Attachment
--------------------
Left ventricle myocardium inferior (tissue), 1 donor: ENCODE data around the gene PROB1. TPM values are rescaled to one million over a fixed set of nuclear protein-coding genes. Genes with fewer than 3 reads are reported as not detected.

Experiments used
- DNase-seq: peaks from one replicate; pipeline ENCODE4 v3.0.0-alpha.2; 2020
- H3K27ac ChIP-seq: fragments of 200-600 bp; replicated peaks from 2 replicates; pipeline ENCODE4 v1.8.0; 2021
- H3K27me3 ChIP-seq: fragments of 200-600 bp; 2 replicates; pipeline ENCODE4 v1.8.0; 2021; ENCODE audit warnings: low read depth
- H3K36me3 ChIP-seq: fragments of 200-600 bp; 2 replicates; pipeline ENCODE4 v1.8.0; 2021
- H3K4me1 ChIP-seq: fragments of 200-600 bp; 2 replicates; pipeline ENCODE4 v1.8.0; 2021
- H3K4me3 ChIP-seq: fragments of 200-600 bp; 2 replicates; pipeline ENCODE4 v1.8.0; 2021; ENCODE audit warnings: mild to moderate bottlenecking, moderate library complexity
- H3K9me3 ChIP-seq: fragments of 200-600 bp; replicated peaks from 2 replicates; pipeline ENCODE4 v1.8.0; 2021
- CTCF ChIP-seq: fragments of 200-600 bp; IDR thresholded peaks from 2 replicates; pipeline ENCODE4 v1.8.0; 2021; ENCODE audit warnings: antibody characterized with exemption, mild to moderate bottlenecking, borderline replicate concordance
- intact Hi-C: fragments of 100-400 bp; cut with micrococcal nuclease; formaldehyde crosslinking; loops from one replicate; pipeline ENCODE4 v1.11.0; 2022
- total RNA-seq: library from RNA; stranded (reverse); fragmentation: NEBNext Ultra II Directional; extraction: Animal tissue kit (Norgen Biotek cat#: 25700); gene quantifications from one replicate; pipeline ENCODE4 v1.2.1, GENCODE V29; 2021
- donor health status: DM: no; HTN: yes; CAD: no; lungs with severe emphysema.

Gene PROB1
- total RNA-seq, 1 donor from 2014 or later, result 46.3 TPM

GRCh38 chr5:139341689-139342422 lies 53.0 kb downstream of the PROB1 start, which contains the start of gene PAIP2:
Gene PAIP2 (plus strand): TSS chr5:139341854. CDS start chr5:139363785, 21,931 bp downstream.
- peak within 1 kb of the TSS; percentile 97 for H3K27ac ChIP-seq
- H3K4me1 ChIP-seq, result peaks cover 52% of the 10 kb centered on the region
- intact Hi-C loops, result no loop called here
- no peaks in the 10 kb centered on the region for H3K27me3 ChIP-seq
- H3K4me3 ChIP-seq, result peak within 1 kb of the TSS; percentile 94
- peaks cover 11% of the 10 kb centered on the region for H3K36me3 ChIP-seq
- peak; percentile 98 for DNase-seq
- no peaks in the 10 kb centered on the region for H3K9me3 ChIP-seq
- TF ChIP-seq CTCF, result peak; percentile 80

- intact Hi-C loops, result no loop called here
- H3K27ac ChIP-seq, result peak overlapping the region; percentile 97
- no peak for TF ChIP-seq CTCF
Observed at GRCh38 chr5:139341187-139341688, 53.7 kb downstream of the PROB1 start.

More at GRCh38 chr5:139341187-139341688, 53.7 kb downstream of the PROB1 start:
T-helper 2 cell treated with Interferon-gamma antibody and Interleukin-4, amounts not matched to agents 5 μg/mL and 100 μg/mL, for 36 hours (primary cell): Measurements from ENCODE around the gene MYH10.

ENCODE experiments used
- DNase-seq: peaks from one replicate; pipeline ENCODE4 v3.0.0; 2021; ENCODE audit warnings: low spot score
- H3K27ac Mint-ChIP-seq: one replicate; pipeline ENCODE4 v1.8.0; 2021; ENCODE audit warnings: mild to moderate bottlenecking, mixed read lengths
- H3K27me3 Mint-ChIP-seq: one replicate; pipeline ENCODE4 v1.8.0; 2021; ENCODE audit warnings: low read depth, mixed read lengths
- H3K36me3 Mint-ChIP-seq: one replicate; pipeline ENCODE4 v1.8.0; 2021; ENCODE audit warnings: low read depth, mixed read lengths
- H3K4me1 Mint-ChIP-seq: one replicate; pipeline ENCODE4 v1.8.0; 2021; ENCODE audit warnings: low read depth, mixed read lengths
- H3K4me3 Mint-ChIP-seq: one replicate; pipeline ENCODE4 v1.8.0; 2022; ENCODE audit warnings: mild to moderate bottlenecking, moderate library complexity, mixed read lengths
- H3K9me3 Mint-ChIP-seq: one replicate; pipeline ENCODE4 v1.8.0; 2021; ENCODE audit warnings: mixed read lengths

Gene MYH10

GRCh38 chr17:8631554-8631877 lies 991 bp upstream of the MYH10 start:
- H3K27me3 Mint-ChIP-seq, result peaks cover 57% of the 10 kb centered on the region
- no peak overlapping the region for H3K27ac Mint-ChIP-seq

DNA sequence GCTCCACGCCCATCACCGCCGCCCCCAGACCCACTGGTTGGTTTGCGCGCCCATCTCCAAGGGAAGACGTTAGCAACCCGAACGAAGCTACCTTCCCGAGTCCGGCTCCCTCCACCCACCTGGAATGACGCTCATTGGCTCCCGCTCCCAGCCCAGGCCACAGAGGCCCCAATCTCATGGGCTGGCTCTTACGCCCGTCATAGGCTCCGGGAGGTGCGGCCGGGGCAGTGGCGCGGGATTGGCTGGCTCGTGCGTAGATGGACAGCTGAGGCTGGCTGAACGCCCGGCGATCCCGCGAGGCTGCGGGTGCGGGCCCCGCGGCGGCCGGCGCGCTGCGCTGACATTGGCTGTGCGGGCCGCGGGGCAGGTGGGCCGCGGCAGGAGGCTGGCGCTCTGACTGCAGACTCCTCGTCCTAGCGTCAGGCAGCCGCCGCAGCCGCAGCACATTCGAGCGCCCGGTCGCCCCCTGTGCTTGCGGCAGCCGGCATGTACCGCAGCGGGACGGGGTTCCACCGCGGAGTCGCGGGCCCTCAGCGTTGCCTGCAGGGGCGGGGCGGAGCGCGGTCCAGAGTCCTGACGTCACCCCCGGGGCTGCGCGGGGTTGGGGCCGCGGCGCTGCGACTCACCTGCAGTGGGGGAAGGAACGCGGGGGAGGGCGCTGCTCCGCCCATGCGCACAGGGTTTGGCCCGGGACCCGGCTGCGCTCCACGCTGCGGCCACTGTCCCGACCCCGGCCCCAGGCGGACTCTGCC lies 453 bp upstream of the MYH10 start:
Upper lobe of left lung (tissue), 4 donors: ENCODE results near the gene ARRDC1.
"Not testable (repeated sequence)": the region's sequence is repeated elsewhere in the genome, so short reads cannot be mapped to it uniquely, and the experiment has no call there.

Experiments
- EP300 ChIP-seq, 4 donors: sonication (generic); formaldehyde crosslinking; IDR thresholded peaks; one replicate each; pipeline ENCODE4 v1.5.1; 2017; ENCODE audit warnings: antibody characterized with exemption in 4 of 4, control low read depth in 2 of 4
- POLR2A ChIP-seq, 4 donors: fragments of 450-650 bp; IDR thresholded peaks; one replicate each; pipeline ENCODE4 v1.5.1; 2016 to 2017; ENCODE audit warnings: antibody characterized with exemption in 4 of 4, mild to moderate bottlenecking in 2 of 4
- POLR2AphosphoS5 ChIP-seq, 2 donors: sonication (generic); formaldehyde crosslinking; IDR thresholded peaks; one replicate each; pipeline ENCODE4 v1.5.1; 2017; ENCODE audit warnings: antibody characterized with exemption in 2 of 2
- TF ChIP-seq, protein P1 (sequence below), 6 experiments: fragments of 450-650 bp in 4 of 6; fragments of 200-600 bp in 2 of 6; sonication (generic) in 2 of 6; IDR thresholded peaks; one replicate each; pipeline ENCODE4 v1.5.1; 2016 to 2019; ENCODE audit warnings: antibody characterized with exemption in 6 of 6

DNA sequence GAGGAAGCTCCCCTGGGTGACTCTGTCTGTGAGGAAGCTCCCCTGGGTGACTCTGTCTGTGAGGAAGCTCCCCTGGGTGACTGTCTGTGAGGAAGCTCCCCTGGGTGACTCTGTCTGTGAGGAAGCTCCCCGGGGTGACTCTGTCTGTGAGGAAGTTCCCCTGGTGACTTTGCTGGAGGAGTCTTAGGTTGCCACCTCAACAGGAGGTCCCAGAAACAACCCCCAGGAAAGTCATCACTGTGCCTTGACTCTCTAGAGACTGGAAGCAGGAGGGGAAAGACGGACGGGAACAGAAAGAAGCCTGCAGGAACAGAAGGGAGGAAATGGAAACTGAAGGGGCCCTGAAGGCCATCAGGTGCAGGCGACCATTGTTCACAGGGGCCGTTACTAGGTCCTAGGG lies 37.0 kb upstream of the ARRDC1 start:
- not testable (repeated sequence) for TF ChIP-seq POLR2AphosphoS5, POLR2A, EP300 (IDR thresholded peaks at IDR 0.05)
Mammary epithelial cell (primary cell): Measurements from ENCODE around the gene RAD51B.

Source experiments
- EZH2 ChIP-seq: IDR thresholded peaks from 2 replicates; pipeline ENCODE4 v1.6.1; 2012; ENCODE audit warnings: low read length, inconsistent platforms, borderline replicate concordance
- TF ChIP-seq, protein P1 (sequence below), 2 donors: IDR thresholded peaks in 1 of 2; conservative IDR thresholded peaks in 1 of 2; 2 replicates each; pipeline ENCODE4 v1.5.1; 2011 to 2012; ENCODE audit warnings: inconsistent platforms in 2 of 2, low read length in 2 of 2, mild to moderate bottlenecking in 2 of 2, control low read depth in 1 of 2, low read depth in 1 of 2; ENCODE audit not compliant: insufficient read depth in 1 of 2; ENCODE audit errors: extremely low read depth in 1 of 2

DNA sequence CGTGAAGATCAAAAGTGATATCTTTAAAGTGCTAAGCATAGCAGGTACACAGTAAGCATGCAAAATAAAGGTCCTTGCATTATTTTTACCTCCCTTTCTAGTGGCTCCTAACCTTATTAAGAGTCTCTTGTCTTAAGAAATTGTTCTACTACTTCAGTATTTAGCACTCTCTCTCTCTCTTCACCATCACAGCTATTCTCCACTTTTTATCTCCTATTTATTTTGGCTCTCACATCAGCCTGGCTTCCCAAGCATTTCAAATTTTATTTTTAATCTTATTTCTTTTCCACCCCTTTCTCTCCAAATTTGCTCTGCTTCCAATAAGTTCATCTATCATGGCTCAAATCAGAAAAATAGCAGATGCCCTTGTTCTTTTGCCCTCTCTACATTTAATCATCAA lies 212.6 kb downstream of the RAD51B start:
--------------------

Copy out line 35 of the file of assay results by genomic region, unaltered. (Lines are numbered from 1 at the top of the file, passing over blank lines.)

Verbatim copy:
- H3K27ac Mint-ChIP-seq: one replicate; pipeline ENCODE4 v1.8.0; 2021; ENCODE audit warnings: mild to moderate bottlenecking, mixed read lengths